|Out with old, in with the new lawmakers|
|Remap, retirements will change General Assembly|
|Published Wednesday, October 3, 2012 2:56 pm|
Joel Ford will be part of the new guard among North Carolina lawmakers in 2013.
|PHOTO/PAUL WILLIAMS III|
|N.C. Senate candidate Joel Ford hugs daughter Trinity upon his victory in the May primary. With a district drawn for favor Democrats, Ford is virtually assured the seat against Republican opponent Richard Rivette.|
Ford, a Democrat, will succeed incumbent state Sen. Charlie Dannelly in a district that all but decided its outcome in the May primary.
Ford, 42, chair of the Charlotte Housing Authority and a former Mecklenburg County Democratic Party chairman, faces Richard Rivette next month.
Of the 170 lawmakers in the 2011-12 General Assembly, 49 won’t be back next year. The majority – 26 – are Republicans. Three incumbents won’t return because they lost to another incumbent in the primaries. Combined with 46 freshmen from the 2011 session, more than half of the 2013 General Assembly will be made up of first- and second-term lawmakers.
“With this much turnover, a combined 481 years of institutional memory and policy expertise will be lost,” said Ran Coble, executive director of the N.C. Center for Public Policy Research. “On the other hand, there will be room for lots of new ideas.”
The record for legislative turnover was set in the mid-1970s as the Republican Party emerged as a political force followed by backlash to the Watergate scandal. In 1975, 70 newcomers were sworn in, breaking the standard set two years earlier.
Change affected the Mecklenburg County delegation when Dannelly, 87, stepped aside after 20 years to care for his ailing wife and Rep. Ric Killian quit to run a losing campaign for Congress.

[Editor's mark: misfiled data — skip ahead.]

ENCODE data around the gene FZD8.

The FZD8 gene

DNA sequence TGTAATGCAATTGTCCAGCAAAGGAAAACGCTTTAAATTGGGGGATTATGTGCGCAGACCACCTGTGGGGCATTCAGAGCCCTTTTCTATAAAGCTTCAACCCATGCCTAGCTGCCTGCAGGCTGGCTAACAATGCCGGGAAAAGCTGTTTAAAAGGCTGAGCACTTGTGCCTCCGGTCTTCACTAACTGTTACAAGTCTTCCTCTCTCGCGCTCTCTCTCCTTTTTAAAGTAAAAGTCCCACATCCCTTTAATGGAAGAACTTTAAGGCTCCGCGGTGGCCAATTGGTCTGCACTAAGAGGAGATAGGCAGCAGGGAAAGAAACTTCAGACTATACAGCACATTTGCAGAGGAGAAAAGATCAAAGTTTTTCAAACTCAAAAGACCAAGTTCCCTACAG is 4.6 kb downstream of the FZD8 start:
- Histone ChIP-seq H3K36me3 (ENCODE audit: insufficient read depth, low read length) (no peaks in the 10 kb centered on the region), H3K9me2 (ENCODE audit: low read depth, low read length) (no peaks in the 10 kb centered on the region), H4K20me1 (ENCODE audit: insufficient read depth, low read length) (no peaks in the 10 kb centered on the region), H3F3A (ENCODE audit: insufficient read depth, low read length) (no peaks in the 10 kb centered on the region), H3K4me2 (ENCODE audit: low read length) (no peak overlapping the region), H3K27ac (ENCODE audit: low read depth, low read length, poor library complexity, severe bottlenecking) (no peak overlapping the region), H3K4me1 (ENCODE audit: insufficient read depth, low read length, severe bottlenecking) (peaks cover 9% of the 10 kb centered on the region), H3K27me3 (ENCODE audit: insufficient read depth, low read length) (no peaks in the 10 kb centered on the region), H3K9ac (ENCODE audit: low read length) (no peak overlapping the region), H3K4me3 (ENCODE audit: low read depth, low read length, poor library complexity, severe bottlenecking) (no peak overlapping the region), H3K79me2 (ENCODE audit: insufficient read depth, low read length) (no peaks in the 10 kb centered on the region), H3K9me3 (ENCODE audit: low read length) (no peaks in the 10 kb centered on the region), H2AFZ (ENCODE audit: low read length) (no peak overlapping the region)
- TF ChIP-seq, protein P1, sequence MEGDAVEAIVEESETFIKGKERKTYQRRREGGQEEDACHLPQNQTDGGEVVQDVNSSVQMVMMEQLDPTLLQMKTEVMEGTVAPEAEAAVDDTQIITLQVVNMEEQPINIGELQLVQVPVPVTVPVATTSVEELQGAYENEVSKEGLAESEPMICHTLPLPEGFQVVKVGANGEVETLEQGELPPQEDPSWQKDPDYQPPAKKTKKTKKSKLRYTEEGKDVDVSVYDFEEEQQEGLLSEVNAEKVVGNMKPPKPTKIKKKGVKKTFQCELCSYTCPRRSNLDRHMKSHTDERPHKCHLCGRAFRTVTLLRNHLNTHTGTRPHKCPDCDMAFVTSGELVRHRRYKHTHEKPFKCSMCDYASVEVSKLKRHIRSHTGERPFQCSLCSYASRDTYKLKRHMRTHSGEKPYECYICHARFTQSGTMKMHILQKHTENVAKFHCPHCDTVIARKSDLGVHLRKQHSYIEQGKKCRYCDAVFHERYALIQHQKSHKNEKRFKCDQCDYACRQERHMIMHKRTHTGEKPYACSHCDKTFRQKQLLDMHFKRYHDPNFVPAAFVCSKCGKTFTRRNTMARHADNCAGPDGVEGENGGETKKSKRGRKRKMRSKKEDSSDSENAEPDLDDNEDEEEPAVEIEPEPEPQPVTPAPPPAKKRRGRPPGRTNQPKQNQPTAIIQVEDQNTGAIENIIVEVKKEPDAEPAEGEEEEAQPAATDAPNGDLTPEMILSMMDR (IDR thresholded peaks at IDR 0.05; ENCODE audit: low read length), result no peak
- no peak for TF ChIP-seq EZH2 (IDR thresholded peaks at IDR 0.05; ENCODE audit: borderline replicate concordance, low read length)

In addition to legislators who quit to run for higher office or new jobs as lobbyists and state government, redistricting forced major changes. The maps drawn by the GOP-dominated General Assembly created 10 Senate races and 28 House campaigns between incumbents.
For all the inexperience heading to Raleigh, there’ll be little competition in gerrymandered districts.
Among the 170 legislative districts, 34 incumbents are running unopposed in the primary as well as general election and another 31 faced campaigns in their party’s primary. As a result, 19 Senate seats are already determined with 12 Republicans and seven Democrats guaranteed spots.
More than a third of the House is settled with 26 Republicans and 23 Democrats clinching seats in May.
|The challenge is issued by Richard Rivette for NC State Senate 38. I am prepared to meet the community in an open setting to discuss anything of interest. - Sincerely, Richard Rivette - www.voterivette.com - You can email me directly with your response at email@example.com|
|Posted on October 16, 2012|
|It is disgusting that a man who calls himself a reporter would actually state that my opponent in this election "will be a part of the new guard" in Raleigh. Does Mr. White think we should bother having an election at all? I did not spend a year of my life preparing to publicly explain solid policies to benefit all our citizens, with my 30-years experience in industry and community service, to be dismissed by a man who has not spoken to me once. I publicly CHALLENGE Mr. Ford to a two-hour debate on ALL of the pressing issues so we can speak for more than just a single minute to our audience - the economy, jobs, schools, veterans, housing, investment, healthcare, revitalizing Charlotte, our future for this community and state. I would like the Charlotte Post to moderate the debate and hold it at any large church on the west side of Charlotte.|
|Posted on October 16, 2012|
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